May 17, 1954 CE: Brown v. Board

May 17, 1954 CE: Brown v. Board

On May 17, 1954, the Supreme Court outlawed racial segregation in public schools in its landmark Brown v. Board of Education ruling.


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Social Studies, U.S. History

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On May 17, 1954, the U.S. Supreme Court outlawed racial segregation in public schools. The ruling, ending the five-year case of Oliver Brown v. Board of Education of Topeka, Kansas, was a unanimous decision.

Brown, actually a collection of five individual cases arguing against school segregation, overturned the “separate but equal” doctrine outlined in the 1896 Plessy v. Ferguson case. Brown ruled that racial segregation itself was unconstitutional. In particular, such segregation violated the so-called “equal protection clause” of the United States Constitution's 14th Amendment: “No State shall make or enforce any law which shall abridge the privileges or immunities of citizens of the United States; nor shall any State deprive any person of life, liberty, or property, without due process of law; nor deny to any person within its jurisdiction the equal protection of the laws.”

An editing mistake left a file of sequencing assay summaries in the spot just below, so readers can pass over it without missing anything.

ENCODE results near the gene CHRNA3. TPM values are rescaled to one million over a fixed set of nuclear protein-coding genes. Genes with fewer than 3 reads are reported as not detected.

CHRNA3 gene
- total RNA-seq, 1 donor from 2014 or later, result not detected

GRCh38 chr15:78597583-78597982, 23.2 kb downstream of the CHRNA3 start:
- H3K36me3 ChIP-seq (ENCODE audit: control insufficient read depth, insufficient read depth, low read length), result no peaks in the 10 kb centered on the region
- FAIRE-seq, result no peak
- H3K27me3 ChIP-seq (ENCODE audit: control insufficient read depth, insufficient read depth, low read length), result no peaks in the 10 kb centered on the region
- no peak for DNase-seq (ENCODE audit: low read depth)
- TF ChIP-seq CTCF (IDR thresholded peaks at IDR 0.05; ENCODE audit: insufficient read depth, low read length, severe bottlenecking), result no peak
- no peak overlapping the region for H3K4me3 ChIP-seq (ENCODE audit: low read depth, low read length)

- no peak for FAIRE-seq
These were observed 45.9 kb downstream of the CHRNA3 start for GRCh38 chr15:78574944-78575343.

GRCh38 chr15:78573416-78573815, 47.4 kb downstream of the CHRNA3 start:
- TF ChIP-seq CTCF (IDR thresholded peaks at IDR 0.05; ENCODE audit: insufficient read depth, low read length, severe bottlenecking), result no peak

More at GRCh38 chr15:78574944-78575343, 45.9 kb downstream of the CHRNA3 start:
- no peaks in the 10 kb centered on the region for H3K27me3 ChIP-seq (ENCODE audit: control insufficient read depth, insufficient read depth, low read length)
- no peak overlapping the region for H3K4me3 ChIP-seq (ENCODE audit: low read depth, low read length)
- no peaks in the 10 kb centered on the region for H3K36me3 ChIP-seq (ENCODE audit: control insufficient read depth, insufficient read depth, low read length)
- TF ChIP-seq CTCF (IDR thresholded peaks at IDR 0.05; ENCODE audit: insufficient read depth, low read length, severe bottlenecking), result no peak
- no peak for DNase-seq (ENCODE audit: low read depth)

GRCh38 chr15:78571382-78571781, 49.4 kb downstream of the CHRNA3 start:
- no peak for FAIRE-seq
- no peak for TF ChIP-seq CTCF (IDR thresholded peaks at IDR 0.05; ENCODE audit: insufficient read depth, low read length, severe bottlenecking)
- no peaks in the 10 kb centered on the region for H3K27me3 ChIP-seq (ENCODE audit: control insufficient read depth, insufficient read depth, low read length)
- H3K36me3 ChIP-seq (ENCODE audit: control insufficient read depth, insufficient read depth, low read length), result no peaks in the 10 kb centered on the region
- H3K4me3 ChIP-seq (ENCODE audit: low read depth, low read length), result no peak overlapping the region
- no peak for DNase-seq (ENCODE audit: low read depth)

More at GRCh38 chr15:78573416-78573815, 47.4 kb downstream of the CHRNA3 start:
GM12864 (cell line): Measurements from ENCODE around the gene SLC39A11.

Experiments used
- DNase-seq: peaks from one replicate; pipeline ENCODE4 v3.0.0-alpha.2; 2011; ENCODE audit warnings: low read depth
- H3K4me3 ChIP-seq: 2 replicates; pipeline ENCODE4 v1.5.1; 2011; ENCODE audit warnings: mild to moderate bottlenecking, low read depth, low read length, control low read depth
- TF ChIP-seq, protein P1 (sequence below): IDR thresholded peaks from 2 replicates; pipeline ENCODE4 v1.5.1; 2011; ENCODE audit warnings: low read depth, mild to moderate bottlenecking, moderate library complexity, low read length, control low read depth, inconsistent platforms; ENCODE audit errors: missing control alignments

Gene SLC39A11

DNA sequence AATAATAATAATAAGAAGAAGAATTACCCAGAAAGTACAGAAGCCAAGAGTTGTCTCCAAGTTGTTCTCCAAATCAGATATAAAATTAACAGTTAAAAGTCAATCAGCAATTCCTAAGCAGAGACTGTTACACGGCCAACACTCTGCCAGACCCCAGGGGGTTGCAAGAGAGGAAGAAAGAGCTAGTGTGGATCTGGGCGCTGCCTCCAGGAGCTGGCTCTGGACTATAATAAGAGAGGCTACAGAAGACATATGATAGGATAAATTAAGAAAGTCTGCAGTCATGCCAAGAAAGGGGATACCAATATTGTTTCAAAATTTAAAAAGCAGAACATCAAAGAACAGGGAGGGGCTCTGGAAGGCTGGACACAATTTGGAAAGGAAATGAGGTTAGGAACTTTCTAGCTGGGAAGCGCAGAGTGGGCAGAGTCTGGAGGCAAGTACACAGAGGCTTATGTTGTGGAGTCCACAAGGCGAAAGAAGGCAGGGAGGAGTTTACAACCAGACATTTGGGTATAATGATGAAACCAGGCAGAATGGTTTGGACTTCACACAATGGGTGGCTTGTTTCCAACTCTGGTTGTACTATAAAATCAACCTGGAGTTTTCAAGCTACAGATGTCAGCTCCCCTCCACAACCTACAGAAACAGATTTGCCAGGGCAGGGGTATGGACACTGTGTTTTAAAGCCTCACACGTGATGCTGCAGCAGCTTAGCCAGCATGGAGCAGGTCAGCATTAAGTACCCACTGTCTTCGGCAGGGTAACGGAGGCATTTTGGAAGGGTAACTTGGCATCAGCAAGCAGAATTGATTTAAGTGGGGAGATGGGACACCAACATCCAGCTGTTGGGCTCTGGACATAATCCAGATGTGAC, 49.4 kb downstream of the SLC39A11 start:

The Brown decision had an enormous impact on public schools in the U.S. In Topeka, elementary schools desegregated within two years. (Middle and high schools had already been integrated.) However, not all states accepted the Supreme Court’s decision. In the state of Virginia, for instance, a campaign called “Massive Resistance” opposed desegregation. Many public schools in Virginia closed down rather than accepting integration. Virginia did not entirely integrate its public schools until the 1970s.

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January 24, 2024

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